Laura McDonald writes that universities should not just be finishing schools for the wealthy or disciplinary institutions churning out docile workers.
A floundering alliance of Blairites is trying to reinvent itself for a Corbynite age. By Tom Costello.
Marienna Pope-Weidemann explains why decades of occupation and oppression have led some people to call Israel an apartheid state.
International Women's Day is set to be marked by strikes from "paid work in offices and factories, or unpaid domestic work in homes, communities and bedrooms."
Laurie Laybourn-Langton writes that measuring the economy is political - and economic measurement dominates politics.
David Scott argues that our prison system represents a human rights disaster, and reformist solutions can't tackle the root problems.
A deeper engagement with culture can strengthen our democracy, taking political projects beyond electoral impact and festival memes into a whole new world of radical, lasting change.
Ruth Tanner writes that revelations about Oxfam's behaviour in Haiti are shocking, but not surprising.
The actions of Oxfam officials are horrendous - but gutting foreign aid funding just puts more people at risk, writes Daniel Gibson.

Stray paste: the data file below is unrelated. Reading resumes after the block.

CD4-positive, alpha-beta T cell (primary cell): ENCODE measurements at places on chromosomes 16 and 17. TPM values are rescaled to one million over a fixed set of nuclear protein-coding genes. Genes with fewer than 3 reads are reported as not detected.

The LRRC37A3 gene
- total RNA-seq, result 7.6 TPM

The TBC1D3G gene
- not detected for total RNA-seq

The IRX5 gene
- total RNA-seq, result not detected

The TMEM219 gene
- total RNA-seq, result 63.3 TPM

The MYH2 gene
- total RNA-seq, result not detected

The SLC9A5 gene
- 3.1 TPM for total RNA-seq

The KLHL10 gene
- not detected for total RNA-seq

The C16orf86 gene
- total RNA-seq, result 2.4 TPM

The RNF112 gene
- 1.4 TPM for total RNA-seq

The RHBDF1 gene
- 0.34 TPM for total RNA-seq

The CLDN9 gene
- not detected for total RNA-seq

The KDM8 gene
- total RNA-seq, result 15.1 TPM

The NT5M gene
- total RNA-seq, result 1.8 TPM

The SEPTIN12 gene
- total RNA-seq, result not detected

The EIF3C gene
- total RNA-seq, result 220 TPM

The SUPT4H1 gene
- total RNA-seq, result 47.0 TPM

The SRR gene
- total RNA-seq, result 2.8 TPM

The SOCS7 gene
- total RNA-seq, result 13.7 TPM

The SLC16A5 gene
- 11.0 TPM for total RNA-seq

Stormzy, Grenfell and what it means to be a ‘threat’
The artist is giving a vital platform to a new generation of voices pointing out the deep hypocrisy in which crimes get punished and which get rewarded, write Remi Joseph-Salisbury and Laura Connelly
For All, By All
The latest issue of Red Pepper asks - how do we invite, support and nurture greater public participation so that our cultural capabilities are empowered beyond the crushing logic of market fundamentalism?
‘We are hungry in three languages’: The forgotten promise of the Bosnian Spring
Ruth Tanner looks back at a wave of protests which swept through Bosnia and Herzegovina in 2014.
It’s time for a cultural renewal of the left
Andrew Dolan writes that we need to integrate art, music, films and poetry into our movement, creating spaces where political ideas are given further room to breathe.
Jeremy Hunt is poised to flog the last of the NHS
Peter Roderick sounds the alarm on an 'attack on the fundamental principles of the NHS'.
Viva Siva, 1923-2018
A. Sivanandan, who died this week, was a hugely important figure in the politics of race and class. As part of our tributes, Red Pepper is republishing this 2009 profile of him by Arun Kundnani
Sivanandan: When memory forgets a giant
Daniel Renwick calls for the whole movement to discover and remember the vital work of A. Sivanandan, who died this week
A master-work of graphic satire
American Jewish cartoonist Eli Valley’s comic commentary on America, the US Jewish diaspora and Israel is nothing if not near the knuckle, Richard Kuper writes